For B2B sellers, the right mix of credit policies and use of crisis-period buyer data can go a long way toward supporting customers’ purchasing needs while also safeguarding a seller’s working capital, writes Brandon Spear, president of TreviPay.
Extending credit to customers can be risky, and even more so in the midst of a global crisis. As a B2B seller, you have to weigh your options right now: Do I continue to support customer needs by extending credit? Or do I protect the finances of my business during an uncertain time?
For some, the choice is out of their control. During an economic downturn, sellers may not have the working capital necessary to extend credit, whether it’s because they’ve exhausted all other sources of financial support or are simply unable to qualify for a Paycheck Protection Program (PPP) loan.
Fortunately, there is another option. By approaching credit extensions strategically, B2B sellers can still support buyers’ purchasing needs with the peace of mind that working capital remains safe. New strategies for underwriting and managing customer credit lines are necessary for striking this balance.
Underwriting during a crisis requires new data sets
In an economic crisis, safeguarding working capital against the risks of extending credit requires a closer look at buyer data—traditional underwriting methods are no longer sufficient.
Underwriting a new customer traditionally hinges on historic buyer data, but that doesn’t provide the full picture of a buyer’s financials—especially in an economic climate defined by fast, unprecedented change and future uncertainty. Instead, pivot to leveraging data that evaluates how the current crisis has affected a buyer’s industry and how long it will continue to impact it. This includes leaning on current and predictive industry-specific data sets that answer the following questions: What is the financial landscape for that sector right now? What do the models predict for the future?
While historic data still offers valuable insight into how the business operates, forward-looking data completes a buyer’s financial picture. Use this data analysis approach to make informed decisions about the financial health of a buyer in the months ahead.
Managing customer credit lines with right-sizing in mind
In an uncertain economy, right-sizing your customer credit lines is a smart way to safeguard working capital. Analyze past purchasing behavior to accurately determine how much credit customers require to support their purchasing needs, and then adjust the line accordingly. For example, if a customer qualifies for a $200,000 credit line but purchases less than $100,000 worth of product or services each month, reduce the credit line to $130,000.
Use right-sizing to reduce the risk of bad debt without impeding customers from purchasing what they need to run their businesses. Right-sizing also gives your accounts receivable team a helping hand by reducing the days sales outstanding (DSO) and making it easier to manage overdue invoices. With more accurate credit lines, customers are more likely to prioritize payments in order to keep the credit line open.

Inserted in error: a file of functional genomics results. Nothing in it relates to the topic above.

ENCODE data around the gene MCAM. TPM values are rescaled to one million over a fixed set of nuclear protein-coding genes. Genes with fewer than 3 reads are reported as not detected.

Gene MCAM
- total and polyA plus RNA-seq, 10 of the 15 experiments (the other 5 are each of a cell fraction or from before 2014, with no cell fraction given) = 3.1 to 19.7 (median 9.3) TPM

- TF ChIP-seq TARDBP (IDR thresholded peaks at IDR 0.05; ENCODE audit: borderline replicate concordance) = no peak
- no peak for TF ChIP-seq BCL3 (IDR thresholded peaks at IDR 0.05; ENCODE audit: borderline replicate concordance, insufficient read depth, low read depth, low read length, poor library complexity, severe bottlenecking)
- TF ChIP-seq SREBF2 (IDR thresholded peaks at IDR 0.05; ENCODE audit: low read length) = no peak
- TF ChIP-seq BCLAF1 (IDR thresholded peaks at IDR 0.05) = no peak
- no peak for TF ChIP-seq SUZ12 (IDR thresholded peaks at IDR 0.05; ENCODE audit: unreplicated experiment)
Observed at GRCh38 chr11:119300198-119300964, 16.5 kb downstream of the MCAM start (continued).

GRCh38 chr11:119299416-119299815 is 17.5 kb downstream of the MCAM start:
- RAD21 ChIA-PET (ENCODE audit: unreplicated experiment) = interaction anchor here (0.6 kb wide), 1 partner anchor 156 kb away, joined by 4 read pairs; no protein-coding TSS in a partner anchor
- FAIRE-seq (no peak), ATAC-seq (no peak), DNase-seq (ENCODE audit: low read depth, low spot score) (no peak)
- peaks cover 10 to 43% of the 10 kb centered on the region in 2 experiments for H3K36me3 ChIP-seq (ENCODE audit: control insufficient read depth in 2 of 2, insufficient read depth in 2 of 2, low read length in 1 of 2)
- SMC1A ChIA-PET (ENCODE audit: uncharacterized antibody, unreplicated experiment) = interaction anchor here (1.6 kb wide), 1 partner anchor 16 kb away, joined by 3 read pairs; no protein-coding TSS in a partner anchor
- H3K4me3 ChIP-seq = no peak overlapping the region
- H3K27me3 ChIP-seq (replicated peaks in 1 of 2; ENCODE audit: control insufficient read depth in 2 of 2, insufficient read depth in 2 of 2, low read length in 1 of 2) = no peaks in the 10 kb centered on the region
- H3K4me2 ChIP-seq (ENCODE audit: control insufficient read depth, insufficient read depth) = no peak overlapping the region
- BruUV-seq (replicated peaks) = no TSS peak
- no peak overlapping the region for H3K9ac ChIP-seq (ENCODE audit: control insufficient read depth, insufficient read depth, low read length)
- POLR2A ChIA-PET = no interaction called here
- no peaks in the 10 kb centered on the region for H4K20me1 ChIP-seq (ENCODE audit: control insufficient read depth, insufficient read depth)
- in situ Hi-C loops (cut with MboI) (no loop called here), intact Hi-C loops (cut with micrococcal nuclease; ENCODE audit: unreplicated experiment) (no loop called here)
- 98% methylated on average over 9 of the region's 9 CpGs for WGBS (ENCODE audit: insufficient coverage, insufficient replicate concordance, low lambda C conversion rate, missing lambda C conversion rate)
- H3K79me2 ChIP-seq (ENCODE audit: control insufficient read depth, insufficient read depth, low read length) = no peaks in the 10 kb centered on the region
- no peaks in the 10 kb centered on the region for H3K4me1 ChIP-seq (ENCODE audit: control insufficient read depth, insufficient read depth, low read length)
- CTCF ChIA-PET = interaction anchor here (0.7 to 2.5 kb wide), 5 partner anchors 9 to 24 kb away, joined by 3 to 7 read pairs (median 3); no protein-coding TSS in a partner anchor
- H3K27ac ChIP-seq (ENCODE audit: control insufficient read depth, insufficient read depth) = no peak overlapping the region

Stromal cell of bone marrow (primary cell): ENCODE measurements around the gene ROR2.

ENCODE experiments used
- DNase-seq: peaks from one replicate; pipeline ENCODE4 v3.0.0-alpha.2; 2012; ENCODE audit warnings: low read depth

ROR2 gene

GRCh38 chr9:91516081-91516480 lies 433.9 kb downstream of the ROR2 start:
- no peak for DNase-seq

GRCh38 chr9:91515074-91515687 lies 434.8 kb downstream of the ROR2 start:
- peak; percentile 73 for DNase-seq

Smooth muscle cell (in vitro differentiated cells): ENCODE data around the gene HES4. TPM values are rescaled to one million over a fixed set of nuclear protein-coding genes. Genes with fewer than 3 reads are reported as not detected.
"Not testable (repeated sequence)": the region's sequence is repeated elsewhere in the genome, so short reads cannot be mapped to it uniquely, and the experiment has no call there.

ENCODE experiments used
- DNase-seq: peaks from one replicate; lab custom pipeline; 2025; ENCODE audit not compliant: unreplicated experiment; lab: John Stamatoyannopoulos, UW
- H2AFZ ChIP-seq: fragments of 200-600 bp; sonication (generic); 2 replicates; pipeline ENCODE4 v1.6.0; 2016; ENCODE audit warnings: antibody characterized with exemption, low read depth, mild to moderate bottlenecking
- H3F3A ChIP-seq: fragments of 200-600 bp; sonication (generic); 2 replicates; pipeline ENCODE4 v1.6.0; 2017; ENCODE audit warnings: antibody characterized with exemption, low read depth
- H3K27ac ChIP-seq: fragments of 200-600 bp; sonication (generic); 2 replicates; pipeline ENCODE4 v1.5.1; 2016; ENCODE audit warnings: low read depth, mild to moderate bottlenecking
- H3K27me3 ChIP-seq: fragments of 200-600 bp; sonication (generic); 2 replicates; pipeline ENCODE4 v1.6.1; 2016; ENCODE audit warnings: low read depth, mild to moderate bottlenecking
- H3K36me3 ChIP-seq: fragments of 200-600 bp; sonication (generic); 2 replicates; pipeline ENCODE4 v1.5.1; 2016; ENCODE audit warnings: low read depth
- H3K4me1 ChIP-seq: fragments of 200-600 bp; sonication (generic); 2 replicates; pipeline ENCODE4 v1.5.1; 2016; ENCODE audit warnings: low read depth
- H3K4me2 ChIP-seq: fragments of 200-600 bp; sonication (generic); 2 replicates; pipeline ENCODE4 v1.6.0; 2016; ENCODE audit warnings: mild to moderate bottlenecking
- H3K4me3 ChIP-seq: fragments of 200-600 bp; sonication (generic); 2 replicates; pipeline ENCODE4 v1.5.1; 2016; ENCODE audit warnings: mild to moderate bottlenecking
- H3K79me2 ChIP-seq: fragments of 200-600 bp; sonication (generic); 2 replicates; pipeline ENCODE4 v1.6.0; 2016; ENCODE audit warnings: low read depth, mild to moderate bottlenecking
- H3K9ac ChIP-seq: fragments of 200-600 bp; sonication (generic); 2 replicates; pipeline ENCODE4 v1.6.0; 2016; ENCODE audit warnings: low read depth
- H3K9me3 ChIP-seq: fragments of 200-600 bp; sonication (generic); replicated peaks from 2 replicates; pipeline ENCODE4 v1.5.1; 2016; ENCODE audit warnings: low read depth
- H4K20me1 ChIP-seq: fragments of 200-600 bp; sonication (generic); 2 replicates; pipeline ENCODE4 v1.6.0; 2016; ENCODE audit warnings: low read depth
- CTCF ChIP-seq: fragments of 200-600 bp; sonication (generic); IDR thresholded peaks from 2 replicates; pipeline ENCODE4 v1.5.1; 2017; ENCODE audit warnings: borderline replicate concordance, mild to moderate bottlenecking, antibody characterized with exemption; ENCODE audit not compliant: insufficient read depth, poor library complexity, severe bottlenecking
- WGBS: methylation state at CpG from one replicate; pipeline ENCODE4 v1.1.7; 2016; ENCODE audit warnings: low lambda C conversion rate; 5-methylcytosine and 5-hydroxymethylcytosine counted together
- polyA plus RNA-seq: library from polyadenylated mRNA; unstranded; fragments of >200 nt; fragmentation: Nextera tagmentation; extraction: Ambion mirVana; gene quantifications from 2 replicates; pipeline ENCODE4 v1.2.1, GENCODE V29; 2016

Exploring other ways to safeguard or access working capital
If the risk of extending credit to customers during a period of economic uncertainty is too high, or you simply don’t have the capital, there are additional options. Here are some quick-win methods for protecting working capital and more intuitively managing customer credit lines during a crisis.
- Accelerate collections times. It’s not uncommon for accounts receivable teams to collect payments only when they are past due. However, this can create working capital issues later on—especially when finances are strained. To ensure there is no trouble with working capital down the road, back up your collections timeline so the process starts before the payment due date arrives.
- Alternative funding solutions. If extending credit to customers just isn’t an option, research trusted B2B commerce partners with core competencies in handling credit management and extensions for you. Most importantly, by outsourcing these tasks, you also outsource any risk involved.
- Paycheck Protection Program. The PPP can be a lifesaver for businesses that qualify. The government assistance program supplies cash for rent and payroll, which means working capital is freed up for other business needs. Monitor the official website for the latest information on this loan. The SBA is still accepting applications for the program, but the status could change as the pandemic continues.
More strategic underwriting and credit management protects working capital, and also builds and strengthens buyer relationships. During uncertain times, it’s critical to serve as a strong, reliable commerce partner for buyers. By adhering to best practices, you can create loyal customers that know they can depend on your company to keep their own businesses moving forward.
This article, written by Brandon Spear, was originally posted by Digital 360.